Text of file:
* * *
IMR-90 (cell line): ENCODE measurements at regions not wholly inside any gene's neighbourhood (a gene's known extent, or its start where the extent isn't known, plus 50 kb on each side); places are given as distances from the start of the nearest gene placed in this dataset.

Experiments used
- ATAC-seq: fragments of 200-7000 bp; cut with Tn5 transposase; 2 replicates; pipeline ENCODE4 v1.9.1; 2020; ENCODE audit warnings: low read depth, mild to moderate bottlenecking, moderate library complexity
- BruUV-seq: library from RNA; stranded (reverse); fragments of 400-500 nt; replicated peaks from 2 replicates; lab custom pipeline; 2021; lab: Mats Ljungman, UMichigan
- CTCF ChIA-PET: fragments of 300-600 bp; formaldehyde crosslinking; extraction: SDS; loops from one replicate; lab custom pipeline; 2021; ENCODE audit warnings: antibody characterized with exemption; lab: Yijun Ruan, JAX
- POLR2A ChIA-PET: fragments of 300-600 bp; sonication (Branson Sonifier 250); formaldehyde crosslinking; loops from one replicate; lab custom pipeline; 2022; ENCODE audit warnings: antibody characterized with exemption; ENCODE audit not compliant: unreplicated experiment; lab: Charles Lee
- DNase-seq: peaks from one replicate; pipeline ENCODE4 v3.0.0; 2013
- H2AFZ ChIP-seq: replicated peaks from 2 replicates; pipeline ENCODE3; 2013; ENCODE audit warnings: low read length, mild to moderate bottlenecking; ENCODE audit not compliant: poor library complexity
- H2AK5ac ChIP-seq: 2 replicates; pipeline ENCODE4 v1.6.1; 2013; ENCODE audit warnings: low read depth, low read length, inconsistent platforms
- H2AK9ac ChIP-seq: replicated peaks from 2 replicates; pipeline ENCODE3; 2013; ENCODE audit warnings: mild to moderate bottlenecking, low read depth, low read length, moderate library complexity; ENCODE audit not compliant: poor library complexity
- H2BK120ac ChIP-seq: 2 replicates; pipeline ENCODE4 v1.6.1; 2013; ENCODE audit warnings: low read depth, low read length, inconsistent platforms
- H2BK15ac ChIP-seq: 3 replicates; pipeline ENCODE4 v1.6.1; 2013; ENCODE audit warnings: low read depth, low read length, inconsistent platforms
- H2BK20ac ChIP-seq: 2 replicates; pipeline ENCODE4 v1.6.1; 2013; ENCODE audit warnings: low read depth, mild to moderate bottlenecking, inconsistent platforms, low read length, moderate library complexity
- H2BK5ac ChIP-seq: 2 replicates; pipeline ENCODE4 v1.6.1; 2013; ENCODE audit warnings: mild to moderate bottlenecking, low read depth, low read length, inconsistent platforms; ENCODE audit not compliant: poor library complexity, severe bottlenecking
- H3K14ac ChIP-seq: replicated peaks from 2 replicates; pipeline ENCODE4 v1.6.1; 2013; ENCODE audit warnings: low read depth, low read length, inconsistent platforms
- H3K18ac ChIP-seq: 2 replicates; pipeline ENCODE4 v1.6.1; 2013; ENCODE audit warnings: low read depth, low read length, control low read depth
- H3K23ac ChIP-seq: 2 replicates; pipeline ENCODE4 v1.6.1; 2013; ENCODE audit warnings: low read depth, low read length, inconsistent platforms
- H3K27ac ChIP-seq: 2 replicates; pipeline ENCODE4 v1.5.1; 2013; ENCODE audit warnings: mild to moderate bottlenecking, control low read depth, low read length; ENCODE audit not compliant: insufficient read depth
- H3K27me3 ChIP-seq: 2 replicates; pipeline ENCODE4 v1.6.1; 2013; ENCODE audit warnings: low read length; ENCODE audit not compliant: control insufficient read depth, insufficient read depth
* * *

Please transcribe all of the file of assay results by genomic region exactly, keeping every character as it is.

IMR-90 (cell line): ENCODE measurements at regions not wholly inside any gene's neighbourhood (a gene's known extent, or its start where the extent isn't known, plus 50 kb on each side); places are given as distances from the start of the nearest gene placed in this dataset.

Experiments used
- ATAC-seq: fragments of 200-7000 bp; cut with Tn5 transposase; 2 replicates; pipeline ENCODE4 v1.9.1; 2020; ENCODE audit warnings: low read depth, mild to moderate bottlenecking, moderate library complexity
- BruUV-seq: library from RNA; stranded (reverse); fragments of 400-500 nt; replicated peaks from 2 replicates; lab custom pipeline; 2021; lab: Mats Ljungman, UMichigan
- CTCF ChIA-PET: fragments of 300-600 bp; formaldehyde crosslinking; extraction: SDS; loops from one replicate; lab custom pipeline; 2021; ENCODE audit warnings: antibody characterized with exemption; lab: Yijun Ruan, JAX
- POLR2A ChIA-PET: fragments of 300-600 bp; sonication (Branson Sonifier 250); formaldehyde crosslinking; loops from one replicate; lab custom pipeline; 2022; ENCODE audit warnings: antibody characterized with exemption; ENCODE audit not compliant: unreplicated experiment; lab: Charles Lee
- DNase-seq: peaks from one replicate; pipeline ENCODE4 v3.0.0; 2013
- H2AFZ ChIP-seq: replicated peaks from 2 replicates; pipeline ENCODE3; 2013; ENCODE audit warnings: low read length, mild to moderate bottlenecking; ENCODE audit not compliant: poor library complexity
- H2AK5ac ChIP-seq: 2 replicates; pipeline ENCODE4 v1.6.1; 2013; ENCODE audit warnings: low read depth, low read length, inconsistent platforms
- H2AK9ac ChIP-seq: replicated peaks from 2 replicates; pipeline ENCODE3; 2013; ENCODE audit warnings: mild to moderate bottlenecking, low read depth, low read length, moderate library complexity; ENCODE audit not compliant: poor library complexity
- H2BK120ac ChIP-seq: 2 replicates; pipeline ENCODE4 v1.6.1; 2013; ENCODE audit warnings: low read depth, low read length, inconsistent platforms
- H2BK15ac ChIP-seq: 3 replicates; pipeline ENCODE4 v1.6.1; 2013; ENCODE audit warnings: low read depth, low read length, inconsistent platforms
- H2BK20ac ChIP-seq: 2 replicates; pipeline ENCODE4 v1.6.1; 2013; ENCODE audit warnings: low read depth, mild to moderate bottlenecking, inconsistent platforms, low read length, moderate library complexity
- H2BK5ac ChIP-seq: 2 replicates; pipeline ENCODE4 v1.6.1; 2013; ENCODE audit warnings: mild to moderate bottlenecking, low read depth, low read length, inconsistent platforms; ENCODE audit not compliant: poor library complexity, severe bottlenecking
- H3K14ac ChIP-seq: replicated peaks from 2 replicates; pipeline ENCODE4 v1.6.1; 2013; ENCODE audit warnings: low read depth, low read length, inconsistent platforms
- H3K18ac ChIP-seq: 2 replicates; pipeline ENCODE4 v1.6.1; 2013; ENCODE audit warnings: low read depth, low read length, control low read depth
- H3K23ac ChIP-seq: 2 replicates; pipeline ENCODE4 v1.6.1; 2013; ENCODE audit warnings: low read depth, low read length, inconsistent platforms
- H3K27ac ChIP-seq: 2 replicates; pipeline ENCODE4 v1.5.1; 2013; ENCODE audit warnings: mild to moderate bottlenecking, control low read depth, low read length; ENCODE audit not compliant: insufficient read depth
- H3K27me3 ChIP-seq: 2 replicates; pipeline ENCODE4 v1.6.1; 2013; ENCODE audit warnings: low read length; ENCODE audit not compliant: control insufficient read depth, insufficient read depth